• Look Below the Surface of the Stream: Just because the stream appears to be moving quickly doesn't mean that the streambed isn't stable—in fact, this surface activity often results in a more stable streambed. So don't shy away from doing something for fear that you might not like what's below the surface. An example of this is a common adage "If it ain't broke, don't fix it." This is a sure way to guarantee mediocrity and complacency. Why? It's a mindset that assumes that yesterday's realities will continue tomorrow in a neat, linear and predictable fashion. How suddenly we were taken down by the coronavirus is an example of why this mindset is pure fantasy. Strong "willing-to-cross-the-stream" leadership means that you question—even provoke—to proactively uncover what needs to be done to solve problems before or as they emerge.
  • The Stream Doesn't Care What Title You Have: Organization charts show hierarchical levels. But when crossing the stream of uncertainty—as is true today with the 'there are no rule books' coronavirus crisis—titles mean less because the capacity to influence and inspire is not just the domain of people with titles. Have you noticed that people will commit to (and expend vast amounts of effort for) those individuals who bring optimism, pizzazz, drive, compassion and caring—regardless of their title? Strong "willing-to-cross-the-stream" leaders know this and, with optimism, press on, even though there is uncertainty. The contagious effect of a leader's enthusiasm and optimism is very powerful. Please don't misunderstand; I'm not diminishing the seriousness of this crisis so I'm not positioning "optimism" as standing around with a "What, me worry?" look on your face. Instead, I'm referring to a "We can change things here; We can make a difference" type of optimism.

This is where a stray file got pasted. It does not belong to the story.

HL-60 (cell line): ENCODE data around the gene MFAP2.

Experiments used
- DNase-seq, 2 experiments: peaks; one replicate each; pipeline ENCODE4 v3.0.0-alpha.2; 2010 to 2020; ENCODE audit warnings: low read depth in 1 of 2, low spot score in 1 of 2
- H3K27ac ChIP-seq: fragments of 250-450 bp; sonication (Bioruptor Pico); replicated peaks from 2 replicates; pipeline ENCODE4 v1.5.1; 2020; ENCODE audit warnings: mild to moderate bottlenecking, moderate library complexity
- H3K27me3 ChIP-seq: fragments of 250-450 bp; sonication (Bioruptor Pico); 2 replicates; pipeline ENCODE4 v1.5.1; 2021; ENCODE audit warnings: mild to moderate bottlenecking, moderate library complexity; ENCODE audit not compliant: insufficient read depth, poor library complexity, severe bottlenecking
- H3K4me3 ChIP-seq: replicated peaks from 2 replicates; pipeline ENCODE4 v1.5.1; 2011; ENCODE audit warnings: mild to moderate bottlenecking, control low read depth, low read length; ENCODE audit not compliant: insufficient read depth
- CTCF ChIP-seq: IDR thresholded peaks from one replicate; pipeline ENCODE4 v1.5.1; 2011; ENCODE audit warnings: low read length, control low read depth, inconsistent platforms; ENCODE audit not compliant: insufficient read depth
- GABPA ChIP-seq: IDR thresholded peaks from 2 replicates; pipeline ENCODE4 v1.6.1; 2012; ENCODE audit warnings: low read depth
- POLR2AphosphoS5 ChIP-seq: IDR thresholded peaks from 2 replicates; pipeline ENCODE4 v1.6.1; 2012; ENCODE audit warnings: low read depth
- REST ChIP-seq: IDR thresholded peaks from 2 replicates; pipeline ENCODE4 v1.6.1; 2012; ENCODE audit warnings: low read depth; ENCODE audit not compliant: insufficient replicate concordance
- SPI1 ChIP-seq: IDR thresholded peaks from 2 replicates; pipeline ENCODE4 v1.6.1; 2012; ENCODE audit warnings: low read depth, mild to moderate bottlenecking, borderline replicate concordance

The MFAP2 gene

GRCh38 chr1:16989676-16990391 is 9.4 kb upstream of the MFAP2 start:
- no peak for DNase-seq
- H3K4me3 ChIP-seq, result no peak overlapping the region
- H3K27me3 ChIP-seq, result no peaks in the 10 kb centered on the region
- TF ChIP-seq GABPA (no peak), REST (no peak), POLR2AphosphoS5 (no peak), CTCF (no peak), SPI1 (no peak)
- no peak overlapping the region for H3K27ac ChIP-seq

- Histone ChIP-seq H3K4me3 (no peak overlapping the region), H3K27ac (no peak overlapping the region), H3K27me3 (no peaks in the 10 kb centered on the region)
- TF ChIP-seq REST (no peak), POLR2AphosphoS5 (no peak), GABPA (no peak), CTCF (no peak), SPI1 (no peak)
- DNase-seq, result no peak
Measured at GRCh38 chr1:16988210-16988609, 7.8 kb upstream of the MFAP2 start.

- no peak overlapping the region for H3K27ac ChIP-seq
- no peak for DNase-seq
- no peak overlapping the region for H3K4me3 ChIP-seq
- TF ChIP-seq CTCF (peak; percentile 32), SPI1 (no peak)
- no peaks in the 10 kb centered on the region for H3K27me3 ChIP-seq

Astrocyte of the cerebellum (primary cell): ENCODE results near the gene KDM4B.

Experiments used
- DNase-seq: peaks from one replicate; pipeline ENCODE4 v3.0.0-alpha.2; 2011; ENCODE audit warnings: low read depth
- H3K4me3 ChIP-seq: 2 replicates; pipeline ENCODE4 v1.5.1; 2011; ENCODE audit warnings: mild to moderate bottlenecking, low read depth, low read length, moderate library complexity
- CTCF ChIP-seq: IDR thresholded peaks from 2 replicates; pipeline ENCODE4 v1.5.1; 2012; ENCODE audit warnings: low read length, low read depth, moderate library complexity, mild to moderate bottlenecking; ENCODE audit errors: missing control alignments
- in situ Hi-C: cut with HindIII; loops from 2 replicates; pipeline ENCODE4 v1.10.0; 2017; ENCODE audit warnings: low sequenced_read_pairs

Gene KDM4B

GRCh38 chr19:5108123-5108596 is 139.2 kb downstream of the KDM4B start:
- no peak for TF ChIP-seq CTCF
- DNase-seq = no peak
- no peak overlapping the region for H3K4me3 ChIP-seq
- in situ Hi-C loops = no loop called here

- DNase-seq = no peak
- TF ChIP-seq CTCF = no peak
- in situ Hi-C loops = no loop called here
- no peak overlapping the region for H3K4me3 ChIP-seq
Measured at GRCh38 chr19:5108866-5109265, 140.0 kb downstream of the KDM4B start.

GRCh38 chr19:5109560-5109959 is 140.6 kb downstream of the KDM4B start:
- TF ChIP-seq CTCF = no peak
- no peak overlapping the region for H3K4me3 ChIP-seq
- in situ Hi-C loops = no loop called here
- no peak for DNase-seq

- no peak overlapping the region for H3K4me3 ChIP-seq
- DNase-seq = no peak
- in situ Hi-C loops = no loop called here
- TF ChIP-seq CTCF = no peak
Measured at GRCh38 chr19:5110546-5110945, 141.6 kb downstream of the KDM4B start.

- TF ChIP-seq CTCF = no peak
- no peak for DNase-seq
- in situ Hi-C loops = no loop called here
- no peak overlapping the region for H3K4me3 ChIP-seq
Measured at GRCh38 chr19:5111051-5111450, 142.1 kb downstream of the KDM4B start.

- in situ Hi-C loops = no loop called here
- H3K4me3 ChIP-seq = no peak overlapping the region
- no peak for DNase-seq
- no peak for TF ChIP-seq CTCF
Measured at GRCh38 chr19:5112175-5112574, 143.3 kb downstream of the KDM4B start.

Leadership is a journey that never stops. You—as a leader—have the opportunity to lead your teams and inspire confidence. Your team need you now more than ever.

I'd love to hear how these HVAs work for you!

Neil Dempster, PhD, MBA
RESULTant™ and Behavioral Engineer

Quote of the Week

"Courage doesn't mean you don't get afraid. Courage means you don't let fear stop you."

— Bethany Hamilton —